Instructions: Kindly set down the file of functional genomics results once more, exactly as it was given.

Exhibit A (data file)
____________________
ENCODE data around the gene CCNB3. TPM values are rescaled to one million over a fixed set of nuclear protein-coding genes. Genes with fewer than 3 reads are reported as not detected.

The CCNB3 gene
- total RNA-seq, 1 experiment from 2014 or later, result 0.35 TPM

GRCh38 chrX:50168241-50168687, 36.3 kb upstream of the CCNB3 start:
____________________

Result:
ENCODE data around the gene CCNB3. TPM values are rescaled to one million over a fixed set of nuclear protein-coding genes. Genes with fewer than 3 reads are reported as not detected.

The CCNB3 gene
- total RNA-seq, 1 experiment from 2014 or later, result 0.35 TPM

GRCh38 chrX:50168241-50168687, 36.3 kb upstream of the CCNB3 start: